Gastroesophageal is pronounced gas-troh-i-sof-uh-jee-uh-l.
Acid reflux is a very common condition, it is also known as heartburn, which is a symptom of acid reflux, referring to the burning pain or sensation in your chest area. Don’t get confused by this though, as the heart has nothing to do with it.
This article will explain to you what acid reflux really is, how to deal with it, what causes it and gets into detail about Gastroesophageal Reflux Disease (GERD) and the treatment and diagnosis of it.
Have a look at the questions section in the links above to find out anything more you might want to know.
Understanding acid reflux
To understand what it is, it makes sense to first know what the word ‘reflux’ means. Reflux refers to the liquid flowing back or returning. In the case of acid reflux, the term refers to the return of stomach acid flowing back up through the food pipe.
The food pipe, medically known as the oesophagus, which is a pipe that starts from the back of the throat and ends when it joins the stomach below the diaphragm. Where the oesophagus joins the stomach there’s the lower oesophageal sphincter which is a muscular ring found in the digestive tract.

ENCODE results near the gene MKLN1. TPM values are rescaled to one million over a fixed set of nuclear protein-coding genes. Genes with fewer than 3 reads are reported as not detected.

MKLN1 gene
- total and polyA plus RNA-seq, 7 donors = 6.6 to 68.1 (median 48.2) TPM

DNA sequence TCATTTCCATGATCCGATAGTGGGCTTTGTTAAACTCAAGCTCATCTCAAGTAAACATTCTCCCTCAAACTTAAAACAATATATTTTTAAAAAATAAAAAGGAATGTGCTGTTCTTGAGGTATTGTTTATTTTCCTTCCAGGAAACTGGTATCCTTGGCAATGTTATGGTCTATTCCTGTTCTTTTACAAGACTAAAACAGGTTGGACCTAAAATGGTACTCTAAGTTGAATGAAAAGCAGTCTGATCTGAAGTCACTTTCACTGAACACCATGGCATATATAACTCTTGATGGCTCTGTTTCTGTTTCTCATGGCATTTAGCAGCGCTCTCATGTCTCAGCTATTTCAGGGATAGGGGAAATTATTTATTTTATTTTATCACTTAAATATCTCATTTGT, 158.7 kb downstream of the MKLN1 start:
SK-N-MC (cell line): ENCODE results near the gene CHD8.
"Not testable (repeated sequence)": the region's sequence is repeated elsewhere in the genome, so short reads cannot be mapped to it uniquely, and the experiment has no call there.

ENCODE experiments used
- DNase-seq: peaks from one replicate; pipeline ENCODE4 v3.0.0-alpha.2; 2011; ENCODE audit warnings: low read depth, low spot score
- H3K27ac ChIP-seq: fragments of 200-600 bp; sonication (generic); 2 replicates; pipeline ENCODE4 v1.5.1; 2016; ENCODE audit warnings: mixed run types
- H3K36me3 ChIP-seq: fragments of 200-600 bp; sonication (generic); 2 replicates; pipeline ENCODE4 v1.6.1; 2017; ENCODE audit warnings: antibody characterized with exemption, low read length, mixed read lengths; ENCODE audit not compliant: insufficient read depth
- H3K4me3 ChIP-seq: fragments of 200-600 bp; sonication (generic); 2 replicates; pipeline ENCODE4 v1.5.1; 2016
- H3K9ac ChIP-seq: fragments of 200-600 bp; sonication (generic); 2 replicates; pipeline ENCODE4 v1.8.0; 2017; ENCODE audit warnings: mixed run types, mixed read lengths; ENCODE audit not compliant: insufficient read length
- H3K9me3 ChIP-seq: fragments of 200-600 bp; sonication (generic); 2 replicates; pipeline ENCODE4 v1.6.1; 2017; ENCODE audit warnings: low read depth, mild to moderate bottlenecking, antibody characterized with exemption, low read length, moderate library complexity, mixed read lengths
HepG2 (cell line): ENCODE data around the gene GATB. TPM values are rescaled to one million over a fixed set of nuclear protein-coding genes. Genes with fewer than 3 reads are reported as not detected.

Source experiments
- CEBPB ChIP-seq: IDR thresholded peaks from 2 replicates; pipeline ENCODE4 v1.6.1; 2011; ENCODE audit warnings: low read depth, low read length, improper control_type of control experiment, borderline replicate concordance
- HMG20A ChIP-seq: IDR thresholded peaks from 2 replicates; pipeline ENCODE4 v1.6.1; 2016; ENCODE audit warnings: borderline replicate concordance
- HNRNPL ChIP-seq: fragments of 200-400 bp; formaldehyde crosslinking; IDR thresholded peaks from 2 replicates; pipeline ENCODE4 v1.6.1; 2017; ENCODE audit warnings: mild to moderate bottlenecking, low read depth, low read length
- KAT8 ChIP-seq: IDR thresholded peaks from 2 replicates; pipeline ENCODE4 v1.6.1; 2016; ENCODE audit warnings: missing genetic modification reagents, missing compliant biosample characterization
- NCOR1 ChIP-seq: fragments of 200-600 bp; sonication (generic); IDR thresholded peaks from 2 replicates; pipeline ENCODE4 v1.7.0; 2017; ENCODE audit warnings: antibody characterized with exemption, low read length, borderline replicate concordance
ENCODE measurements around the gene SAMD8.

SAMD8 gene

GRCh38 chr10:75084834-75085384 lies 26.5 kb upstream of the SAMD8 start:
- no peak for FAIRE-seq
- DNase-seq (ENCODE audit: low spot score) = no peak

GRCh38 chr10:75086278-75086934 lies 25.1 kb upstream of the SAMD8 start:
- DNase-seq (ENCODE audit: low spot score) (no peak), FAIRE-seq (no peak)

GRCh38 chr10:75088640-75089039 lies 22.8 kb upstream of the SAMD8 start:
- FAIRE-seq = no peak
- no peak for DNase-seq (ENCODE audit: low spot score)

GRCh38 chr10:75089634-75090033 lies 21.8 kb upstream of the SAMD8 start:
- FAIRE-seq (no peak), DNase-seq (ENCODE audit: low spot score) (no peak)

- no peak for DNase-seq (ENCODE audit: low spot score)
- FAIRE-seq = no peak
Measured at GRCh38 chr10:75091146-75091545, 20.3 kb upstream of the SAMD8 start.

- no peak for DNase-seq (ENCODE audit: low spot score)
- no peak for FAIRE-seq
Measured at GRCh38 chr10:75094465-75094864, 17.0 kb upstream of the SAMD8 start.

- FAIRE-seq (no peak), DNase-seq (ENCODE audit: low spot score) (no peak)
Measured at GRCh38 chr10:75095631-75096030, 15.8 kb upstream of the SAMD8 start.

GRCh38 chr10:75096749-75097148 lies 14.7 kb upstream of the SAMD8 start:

When you swallow food, your oesophageal sphincter opens to allow the food to pass through to the stomach and then closes to prevent the contents of the stomach coming back up, it works like a valve or rather a door for your food. When your oesophageal sphincter is damaged or weakened in some way, it does not close properly, therefore the stomach contents come back up, causing acid reflux.
The stomach contains hydrochloric acid which helps to break down food and protect you against harmful bacteria. It is important to keep in mind that the lining of the stomach is strong enough to protect itself from this acid, however, your oesophagus is not.
What does Gastroesophageal Reflux Disease (GERD) mean?
Recurrent acid reflux, often when it happens more than twice a week, is diagnosed as GERD, therefore it is a chronic disorder. GERD is seen in people of a variety of ages, children and infants also suffer from this. Recurring acid reflux often occurs during pregnancy.
As GERD is often the result of lifestyle factors, it can be treated through a change in diet and lifestyle. In some cases, however, it cannot be prevented and needs to be treated with medication.
Other Articles of Interest
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